Softball brought back to life after five years, but team struggles with mass inexperience
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After four years in the grave, the girls’ softball team has been resurrected.
With the change in the soccer season (girls’ soccer was moved from spring to winter), athletic director Matt Vargo thought there might be enough interest to start up the team again.
“We figured we’d give it a shot,” Vargo said. “We went with it, and there was a big signup.”
The last time Country Day had a softball team was in 2012. That team was formed by Madison Galati, ‘12, in 2008, her freshman year.
The team made playoffs in their first year and finished third or fourth the following seasons, Galati said.
Nevertheless, there was a lack of interest in softball after Galati graduated, so the sport was cut, Vargo said. Now it’s back, and he’s happy it is.
“That means there is something positive about soccer being moved to the winter,” Vargo said.
With the addition of Country Day, the softball league now has seven teams: Leroy Greene Academy, New Life Christian School, Valley Christian Academy, Western Sierra Collegiate Academy, Buckingham Charter Magnet High School and Sacramento Adventist Academy.
And Galati’s father Scott, former coach, has returned to coach the new team.
“We have a lot of athleticism and enthusiasm,” Scott said. “I think my experience with the previous (Country Day) team will translate to this one.”
That’s because Galati sees some similarities between the two.
“The team is very similar to my daughter’s in that most of the players are inexperienced,” Galati said.
“(Freshman) Naomi (Turnbull) is a lot like my daughter in that she has club softball experience, and then the rest of the team has relatively no experience playing the sport.”
In fact, of the 11 players, Turnbull is the only one with previous experience.
“I’ve been playing competitive softball for about four years,” Turnbull said. “On my team outside of school, I play second base, but here I have to pitch.”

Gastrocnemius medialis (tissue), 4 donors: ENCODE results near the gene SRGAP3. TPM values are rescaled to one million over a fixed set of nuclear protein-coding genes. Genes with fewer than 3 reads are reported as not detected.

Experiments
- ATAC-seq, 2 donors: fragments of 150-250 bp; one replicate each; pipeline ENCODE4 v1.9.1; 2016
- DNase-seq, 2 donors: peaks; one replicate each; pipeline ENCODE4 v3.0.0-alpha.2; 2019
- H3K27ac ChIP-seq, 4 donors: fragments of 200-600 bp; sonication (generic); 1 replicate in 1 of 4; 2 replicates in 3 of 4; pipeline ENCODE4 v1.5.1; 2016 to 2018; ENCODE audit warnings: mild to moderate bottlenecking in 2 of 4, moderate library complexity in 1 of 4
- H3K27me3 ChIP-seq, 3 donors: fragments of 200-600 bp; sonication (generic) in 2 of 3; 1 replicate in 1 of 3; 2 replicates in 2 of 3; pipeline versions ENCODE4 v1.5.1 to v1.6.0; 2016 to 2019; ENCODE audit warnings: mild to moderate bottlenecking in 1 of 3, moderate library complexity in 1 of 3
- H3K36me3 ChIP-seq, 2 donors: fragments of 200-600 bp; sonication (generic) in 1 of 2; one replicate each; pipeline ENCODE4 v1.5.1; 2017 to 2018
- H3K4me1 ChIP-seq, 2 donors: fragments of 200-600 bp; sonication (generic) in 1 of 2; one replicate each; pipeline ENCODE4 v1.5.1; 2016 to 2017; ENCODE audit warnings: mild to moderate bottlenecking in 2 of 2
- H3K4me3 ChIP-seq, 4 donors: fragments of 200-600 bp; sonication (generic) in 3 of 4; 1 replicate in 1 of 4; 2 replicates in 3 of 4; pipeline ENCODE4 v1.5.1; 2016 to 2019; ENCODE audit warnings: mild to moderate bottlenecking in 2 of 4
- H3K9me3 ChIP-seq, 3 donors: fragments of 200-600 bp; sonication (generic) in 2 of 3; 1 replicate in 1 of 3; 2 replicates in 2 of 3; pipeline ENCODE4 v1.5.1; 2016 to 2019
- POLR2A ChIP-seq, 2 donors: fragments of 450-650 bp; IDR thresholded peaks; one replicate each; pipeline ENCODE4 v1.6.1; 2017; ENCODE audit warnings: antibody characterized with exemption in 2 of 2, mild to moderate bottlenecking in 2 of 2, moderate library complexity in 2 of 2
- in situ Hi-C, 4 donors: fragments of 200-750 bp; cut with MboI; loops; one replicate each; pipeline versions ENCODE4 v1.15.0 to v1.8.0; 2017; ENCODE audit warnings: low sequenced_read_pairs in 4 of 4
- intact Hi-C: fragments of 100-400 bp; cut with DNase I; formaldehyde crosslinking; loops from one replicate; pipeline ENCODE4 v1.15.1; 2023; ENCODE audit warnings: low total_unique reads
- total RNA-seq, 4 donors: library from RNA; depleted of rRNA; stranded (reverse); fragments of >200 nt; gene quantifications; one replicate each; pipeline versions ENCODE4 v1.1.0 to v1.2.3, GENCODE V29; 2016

Galati’s encouragement has rubbed off on his players, particularly senior Alexa Mathisen.
“I think it’ll be a good and fun learning experience,” Mathisen said. “I’ve always wanted to play, so I think it’s nice that I have a chance to learn the basics, which is an opportunity you wouldn’t get at other high schools.”
However, the excitement and enthusiasm hasn’t yet translated to success on the field.
In their first game, the team was obliterated, 2-19, by the Leroy Greene Academy Lions.
According to Mathisen, inexperience was the primary reason for the loss.
“I think our instincts were good, and we didn’t let balls go over our head,” Mathisen said. “But we just had first-game jitters, like we didn’t know where to throw to get people out.
“Also, Naomi is the only one who really knows how to pitch, so that puts us at a disadvantage.”
Mathisen said going forward the team needs to work hard and practice. Practicing has been difficult since the softball season now coincides with the baseball season, so they can’t always practice on the backfield.
The team practices at Arden Park if the backfield is occupied after school.
Galati wants the girls to come away feeling strong and good about themselves.
“I want every one of those girls to feel empowered,” Galati said. “I want to make sure they feel that they can hit as hard as anybody else and throw as far as anybody else and have fun.”
Although their first game was anything but fun, Mathisen thinks the team can improve.
“Up to this point, we’ve really only practiced hitting and throwing to each other,” Mathisen said. “We are going to start working on more team skills and game situations.”
—By Bryce Longoria